Children’s hospital in Hamilton showing how to get kids to swallow pills amid ongoing shortages
Published August 22, 2022 at 12:12 pm
The current shortage of common children’s pain relievers has prompted McMaster Children’s Hospital in Hamilton to offer pro tips to caregivers for getting their tiny humans to swallow pills.
Recently, MCH posted an Instagram video where Mr. Heather McKean, child life specialist, McMaster Children’s Hospital, provided instructions on how to give a small child gradual exposure to swallowing pills, which can help reduce spoilage rates. The advice includes starting small by having the child swallow something small, such as a candy sprinkle, before working their way to a candy that is the same size as the pill they will be talking.
Using positive, encouraging language, such as, “I know you will be able to do this,” as well as engaging the child’s imagination with analogies such as, “Imagine your tongue is a water slide and your pill wants to go for a ride, down your tongue and into your tummy,” is also recommended.
A guide from Hamilton Health Sciences also shows how parents can make a game out of it taking a pill. A printable checklist shows how children can level up.
Two other Ontario children’s hospitals in Ontario said last week that they are facing shortages of children’s pain relievers, and have had to adjust how they treat patients.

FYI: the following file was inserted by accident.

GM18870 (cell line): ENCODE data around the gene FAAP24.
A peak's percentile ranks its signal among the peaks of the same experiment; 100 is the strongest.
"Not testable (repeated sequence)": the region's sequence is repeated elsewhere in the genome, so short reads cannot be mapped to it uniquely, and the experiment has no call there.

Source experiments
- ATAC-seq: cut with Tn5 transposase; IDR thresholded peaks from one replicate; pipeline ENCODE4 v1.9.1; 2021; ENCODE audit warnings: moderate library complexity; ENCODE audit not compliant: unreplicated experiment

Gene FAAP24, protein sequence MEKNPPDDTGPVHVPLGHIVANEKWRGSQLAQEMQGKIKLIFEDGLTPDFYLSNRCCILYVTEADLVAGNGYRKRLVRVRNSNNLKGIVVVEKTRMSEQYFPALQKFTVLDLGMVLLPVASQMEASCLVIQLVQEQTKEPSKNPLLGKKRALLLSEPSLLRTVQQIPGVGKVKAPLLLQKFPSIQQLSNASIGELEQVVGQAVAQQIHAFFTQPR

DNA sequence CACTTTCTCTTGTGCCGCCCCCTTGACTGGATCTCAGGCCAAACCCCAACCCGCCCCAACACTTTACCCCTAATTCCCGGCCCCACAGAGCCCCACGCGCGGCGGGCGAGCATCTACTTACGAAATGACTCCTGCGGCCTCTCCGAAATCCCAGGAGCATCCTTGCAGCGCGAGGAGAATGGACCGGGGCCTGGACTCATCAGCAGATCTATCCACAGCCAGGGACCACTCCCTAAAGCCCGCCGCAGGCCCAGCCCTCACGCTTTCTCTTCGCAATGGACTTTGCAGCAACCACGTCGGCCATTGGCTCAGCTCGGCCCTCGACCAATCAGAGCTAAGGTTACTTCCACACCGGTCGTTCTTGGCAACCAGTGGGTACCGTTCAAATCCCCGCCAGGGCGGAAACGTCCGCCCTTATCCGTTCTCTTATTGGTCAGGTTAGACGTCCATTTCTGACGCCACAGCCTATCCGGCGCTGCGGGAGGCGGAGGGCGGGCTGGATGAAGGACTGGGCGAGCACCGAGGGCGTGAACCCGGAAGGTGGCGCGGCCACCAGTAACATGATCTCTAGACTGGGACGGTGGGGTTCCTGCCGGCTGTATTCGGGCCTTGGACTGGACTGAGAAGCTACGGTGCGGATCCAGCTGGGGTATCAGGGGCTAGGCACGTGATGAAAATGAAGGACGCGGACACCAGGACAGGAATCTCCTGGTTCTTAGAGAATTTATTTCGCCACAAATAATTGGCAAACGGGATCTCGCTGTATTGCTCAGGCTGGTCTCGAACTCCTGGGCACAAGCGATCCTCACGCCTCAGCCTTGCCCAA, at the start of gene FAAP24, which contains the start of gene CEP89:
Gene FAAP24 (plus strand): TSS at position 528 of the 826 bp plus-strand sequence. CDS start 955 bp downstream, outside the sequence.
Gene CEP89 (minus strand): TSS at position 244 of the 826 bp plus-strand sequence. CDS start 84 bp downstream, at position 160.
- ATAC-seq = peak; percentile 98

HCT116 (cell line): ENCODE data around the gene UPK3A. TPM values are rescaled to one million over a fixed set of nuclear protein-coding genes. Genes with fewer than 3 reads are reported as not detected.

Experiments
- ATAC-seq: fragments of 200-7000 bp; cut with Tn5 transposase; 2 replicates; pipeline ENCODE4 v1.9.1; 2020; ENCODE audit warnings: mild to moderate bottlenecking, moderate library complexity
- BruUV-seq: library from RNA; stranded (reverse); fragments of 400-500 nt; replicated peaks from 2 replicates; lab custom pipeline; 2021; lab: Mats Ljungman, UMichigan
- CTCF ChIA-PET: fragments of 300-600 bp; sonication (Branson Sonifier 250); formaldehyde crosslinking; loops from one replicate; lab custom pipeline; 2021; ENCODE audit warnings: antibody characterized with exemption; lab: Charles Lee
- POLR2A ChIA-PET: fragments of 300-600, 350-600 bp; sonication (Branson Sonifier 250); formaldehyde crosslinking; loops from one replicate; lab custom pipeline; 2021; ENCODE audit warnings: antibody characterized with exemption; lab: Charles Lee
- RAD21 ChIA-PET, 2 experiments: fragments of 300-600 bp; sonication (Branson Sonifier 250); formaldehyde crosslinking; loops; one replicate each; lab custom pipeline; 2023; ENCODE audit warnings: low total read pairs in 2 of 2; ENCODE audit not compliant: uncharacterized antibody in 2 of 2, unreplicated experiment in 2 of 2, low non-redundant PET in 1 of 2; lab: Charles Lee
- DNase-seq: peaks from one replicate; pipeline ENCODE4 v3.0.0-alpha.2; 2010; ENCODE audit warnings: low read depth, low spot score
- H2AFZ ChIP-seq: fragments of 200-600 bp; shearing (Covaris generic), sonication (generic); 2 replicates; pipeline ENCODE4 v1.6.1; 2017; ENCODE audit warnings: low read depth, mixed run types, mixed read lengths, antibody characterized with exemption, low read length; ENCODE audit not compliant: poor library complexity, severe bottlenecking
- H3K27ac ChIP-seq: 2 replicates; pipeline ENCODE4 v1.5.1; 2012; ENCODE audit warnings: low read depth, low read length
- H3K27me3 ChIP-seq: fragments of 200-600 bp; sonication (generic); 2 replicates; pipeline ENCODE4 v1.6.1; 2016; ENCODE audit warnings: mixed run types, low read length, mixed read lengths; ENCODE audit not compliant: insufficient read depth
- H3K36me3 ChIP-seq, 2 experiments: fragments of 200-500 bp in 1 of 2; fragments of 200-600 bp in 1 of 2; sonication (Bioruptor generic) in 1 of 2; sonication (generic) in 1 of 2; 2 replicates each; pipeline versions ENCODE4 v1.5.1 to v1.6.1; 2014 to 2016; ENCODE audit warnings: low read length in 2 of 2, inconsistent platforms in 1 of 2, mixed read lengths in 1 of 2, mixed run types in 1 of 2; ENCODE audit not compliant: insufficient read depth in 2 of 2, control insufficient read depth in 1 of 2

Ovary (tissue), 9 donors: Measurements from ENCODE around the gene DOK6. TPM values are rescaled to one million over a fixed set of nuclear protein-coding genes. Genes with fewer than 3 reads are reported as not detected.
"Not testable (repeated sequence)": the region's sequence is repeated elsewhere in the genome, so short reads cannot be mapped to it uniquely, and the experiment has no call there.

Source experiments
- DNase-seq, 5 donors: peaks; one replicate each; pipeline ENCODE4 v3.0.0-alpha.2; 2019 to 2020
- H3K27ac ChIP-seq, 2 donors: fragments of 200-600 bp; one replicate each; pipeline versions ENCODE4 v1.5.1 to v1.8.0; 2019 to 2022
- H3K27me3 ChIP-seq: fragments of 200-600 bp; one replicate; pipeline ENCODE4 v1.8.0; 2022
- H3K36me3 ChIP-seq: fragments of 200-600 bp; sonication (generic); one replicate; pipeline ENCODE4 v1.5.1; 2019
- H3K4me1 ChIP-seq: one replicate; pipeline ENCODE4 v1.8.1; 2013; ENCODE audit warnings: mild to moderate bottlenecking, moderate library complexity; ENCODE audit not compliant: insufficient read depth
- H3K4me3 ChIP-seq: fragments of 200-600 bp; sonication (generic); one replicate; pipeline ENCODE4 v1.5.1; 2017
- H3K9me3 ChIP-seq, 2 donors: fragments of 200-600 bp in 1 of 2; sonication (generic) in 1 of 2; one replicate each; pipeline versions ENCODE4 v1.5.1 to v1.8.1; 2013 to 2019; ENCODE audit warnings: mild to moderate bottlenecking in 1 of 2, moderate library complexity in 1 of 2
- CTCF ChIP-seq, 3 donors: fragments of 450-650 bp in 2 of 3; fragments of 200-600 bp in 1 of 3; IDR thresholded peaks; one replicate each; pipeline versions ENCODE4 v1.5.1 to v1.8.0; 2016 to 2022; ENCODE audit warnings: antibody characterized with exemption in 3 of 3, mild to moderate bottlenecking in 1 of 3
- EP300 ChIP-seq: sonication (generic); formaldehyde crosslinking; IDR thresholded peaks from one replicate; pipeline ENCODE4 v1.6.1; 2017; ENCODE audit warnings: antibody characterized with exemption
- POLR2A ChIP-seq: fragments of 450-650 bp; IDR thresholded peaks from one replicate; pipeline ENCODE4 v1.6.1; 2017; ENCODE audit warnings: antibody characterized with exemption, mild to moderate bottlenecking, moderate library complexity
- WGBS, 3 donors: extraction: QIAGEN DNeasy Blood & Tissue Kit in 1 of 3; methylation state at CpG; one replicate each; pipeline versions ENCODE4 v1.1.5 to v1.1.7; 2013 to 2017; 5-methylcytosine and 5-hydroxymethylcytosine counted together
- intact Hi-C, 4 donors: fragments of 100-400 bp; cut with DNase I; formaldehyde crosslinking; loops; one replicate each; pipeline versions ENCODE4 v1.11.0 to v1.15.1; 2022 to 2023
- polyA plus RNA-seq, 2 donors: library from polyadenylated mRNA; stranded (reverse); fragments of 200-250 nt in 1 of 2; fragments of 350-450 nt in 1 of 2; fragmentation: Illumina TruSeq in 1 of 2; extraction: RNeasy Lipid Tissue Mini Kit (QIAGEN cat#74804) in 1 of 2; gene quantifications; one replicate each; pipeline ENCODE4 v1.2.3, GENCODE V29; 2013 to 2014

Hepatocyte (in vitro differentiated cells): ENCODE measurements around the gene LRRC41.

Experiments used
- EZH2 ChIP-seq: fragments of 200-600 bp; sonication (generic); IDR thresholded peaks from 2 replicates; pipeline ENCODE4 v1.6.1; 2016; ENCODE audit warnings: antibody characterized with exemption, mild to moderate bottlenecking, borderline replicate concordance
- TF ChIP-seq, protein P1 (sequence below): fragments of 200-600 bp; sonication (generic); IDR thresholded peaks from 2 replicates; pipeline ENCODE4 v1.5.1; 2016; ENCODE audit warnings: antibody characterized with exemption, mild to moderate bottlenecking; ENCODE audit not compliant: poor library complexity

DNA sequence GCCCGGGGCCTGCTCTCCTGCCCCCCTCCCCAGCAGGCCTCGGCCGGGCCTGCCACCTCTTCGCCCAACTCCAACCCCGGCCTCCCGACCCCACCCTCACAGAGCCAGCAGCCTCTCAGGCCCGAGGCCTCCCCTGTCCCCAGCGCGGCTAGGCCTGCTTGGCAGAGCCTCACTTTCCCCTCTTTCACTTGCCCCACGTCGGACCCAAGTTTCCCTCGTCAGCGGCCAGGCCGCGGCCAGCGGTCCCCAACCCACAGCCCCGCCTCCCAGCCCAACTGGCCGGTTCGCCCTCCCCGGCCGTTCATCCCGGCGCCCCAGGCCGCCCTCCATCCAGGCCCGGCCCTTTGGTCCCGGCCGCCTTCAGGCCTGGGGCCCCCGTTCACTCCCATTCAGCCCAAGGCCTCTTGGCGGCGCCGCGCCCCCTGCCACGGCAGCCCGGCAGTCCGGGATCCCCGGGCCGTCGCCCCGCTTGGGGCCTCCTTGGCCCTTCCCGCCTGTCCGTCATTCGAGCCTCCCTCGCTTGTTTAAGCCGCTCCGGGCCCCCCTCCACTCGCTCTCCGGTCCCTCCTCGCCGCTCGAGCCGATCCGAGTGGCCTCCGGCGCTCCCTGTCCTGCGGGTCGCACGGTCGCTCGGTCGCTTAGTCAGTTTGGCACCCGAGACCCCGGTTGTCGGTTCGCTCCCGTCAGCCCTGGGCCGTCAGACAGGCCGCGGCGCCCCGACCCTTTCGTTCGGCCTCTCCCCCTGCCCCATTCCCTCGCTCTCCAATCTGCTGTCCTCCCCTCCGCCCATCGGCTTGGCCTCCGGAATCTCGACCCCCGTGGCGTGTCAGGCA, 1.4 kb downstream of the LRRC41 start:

The Hospital of Sick Children in Toronto is now having health workers write prescriptions for the liquid form of acetaminophen, which is known by the brand name Tylenol. An appropriate dose of a liquidified pain reliever can also be given with a sterile syringe with no needle.
The Children’s Hospital of Eastern Ontario in Ottawa said it was encouraging parents to ask about alternatives for fever and pain management.
Food, Health & Consumer Products of Canada, an industry group of which Tylenol’s manufacturer is a member, told The Canadian Press that there are “pockets” of Canada where shortages have happened.
— with files from The Canadian Pressinsauga's Editorial Standards and Policies advertising